Close Close
Popular Financial Topics Discover relevant content from across the suite of ALM legal publications From the Industry More content from ThinkAdvisor and select sponsors Investment Advisor Issue Gallery Read digital editions of Investment Advisor Magazine Tax Facts Get clear, current, and reliable answers to pressing tax questions
Luminaries Awards

Regulation and Compliance > Federal Regulation > DOL

Will DOL fiduciary rule drive RIAs to — or from — BDs?

Your article was successfully shared with the contacts you provided.

Will the passage of the DOL’s fiduciary rule drive top-producing reps away from broker-dealers? We asked the 2016 Broker-Dealers of the Year about a shift to fee-only business.

Eric Schwartz, Cambridge Investment Research, Division IV: We’ve been heavily into fees for over 20 years. Forty percent of our business was fees, even 20 years ago. We’ve been dealing with the potential for some number of advisors to go feeonly, or what I call quasifeeonly, which would mean the broker-dealer gives 100 percent payout or near 100 percent on fees and just collects on the other side.

Historically, we lose one or two advisors like that every year. It’s still a trickle, not a flood. The ones that do [leave] tend to be bigger. In the old days, somebody with $10 million or $20 million might form their own RIA and go feeonly, but nowadays, because of the costs and the fact that you actually get audited and some of the difficulties of running your own RIA, we see it happening in $250 million to $500 million range.

We actually have some $500 million to $1 billion offices that are still using our RIA. As commissions become a lower percentage of the business done in the industry, and fees become the higher, you have to find a way to add the same kind of value on fee business that historically you’ve added on commission business.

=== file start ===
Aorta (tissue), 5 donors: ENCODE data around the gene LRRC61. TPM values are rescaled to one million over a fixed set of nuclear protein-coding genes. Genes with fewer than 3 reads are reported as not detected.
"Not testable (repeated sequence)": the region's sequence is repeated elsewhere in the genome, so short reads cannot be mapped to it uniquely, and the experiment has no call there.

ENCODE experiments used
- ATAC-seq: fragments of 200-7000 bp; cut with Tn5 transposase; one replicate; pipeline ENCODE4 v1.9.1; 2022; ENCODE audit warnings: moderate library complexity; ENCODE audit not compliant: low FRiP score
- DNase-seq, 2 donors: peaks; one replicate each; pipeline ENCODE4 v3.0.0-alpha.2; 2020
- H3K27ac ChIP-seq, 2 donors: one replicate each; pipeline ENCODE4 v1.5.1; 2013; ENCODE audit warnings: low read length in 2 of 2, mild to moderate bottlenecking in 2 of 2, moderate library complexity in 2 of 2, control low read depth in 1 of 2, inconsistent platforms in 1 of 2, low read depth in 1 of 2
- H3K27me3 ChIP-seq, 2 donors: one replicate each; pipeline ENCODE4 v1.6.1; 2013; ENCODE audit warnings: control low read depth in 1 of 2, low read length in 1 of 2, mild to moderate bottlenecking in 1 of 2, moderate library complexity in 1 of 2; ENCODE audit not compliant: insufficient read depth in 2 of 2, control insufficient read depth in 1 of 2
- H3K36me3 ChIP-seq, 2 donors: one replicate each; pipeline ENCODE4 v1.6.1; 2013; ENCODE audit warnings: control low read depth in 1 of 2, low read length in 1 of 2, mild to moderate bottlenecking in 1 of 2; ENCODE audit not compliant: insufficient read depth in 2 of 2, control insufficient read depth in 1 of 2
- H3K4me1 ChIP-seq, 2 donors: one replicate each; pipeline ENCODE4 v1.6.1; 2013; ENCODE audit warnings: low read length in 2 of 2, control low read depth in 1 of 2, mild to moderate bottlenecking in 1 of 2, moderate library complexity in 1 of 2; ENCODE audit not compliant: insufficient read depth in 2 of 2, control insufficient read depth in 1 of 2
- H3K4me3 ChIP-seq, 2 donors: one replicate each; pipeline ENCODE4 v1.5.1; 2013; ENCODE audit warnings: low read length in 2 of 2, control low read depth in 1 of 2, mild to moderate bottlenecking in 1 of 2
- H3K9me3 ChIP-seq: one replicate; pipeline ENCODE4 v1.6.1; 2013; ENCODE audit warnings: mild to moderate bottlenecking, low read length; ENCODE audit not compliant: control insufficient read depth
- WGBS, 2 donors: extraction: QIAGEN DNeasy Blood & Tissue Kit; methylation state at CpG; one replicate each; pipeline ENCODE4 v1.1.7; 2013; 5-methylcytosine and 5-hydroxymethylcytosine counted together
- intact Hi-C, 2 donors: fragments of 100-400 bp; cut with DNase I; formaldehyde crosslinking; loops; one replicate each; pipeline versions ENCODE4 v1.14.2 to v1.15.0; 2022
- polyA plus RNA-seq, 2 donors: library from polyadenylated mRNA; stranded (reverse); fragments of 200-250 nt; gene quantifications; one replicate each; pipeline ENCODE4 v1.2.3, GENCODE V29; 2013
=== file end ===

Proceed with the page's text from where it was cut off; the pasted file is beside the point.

In good part, the regulators are helping us with that, if you want to call it that, because they’re making it more and more challenging to be an RIA. It used to be almost free to do and you never got audited. Now, it’s gotten more difficult.

I do see long term that it’s possible some broker-dealers could be just RIAs with a thousand advisors associated with them, even without having a broker-dealer.

I’m not saying we’re trying to go there, but if indeed fee business became 80 percent or 90 percent of the industry, rather than the current 34 percent, I think I saw last, there’d be a place [for that] because not every advisor or group wants to be out alone handling that or has the scale [to handle that].

It’s just like a broker-dealer today has to do more than just make sure they get their commissions out on time and not get in the reps’ way, you’ve got to do more to keep them there.

Lon Dolber, American Portfolios, Division III: I would agree with Eric, here. I’ve had a few leave, here and there, for that reason. Like you said, our job now is to create value for them to be with us. We create value for them, help them grow their business, whether it’s on the broker-dealer side or the RIA side, as well as take care of some of the regulatory burden that they’re just not used to.

They think it’s just going to get tougher for them. For years, there’s nobody auditing those independent RIAs.

Schwartz: Now they are.

Dolber: Now they start doing it. They’re going to be under the same scrutiny that we are under. It comes down to service and providing value to them.

Brian Murphy, Lion Street Financial, Division I: A lot of them get interested [in going fee-only] at $100 million-plus. They get interested because they go to a conference or they read something in a rag somewhere. From that, there are two misconceptions. It’s around myths and math. Their bets are that they’re going to more control than what they’re actually going to have. The myth is they’re going to have fewer regulators in their knickers than what they’re actually going to have.

The myth is that it’s not going to take as much infrastructure. The myth of that is that they’re taking a part of our [full-time equivalent employees] to help manage theirs. They’re either going to be paying top hourly rate to hire someone who’s not going to have the same vested interest, or they’re going to have a full FTE who’s underutilized and probably under-skilled from an expertise standpoint.

On the math, they always expect they’re going to save more money. It actually costs more.

It’s an educational role with people. First of all, what practice do you want to have in the next five, seven years? If all they want to do is manage money, and they don’t want anything from any other shelf, and they have enough critical mass or even if they don’t have enough critical mass, the myth of having control trumps math.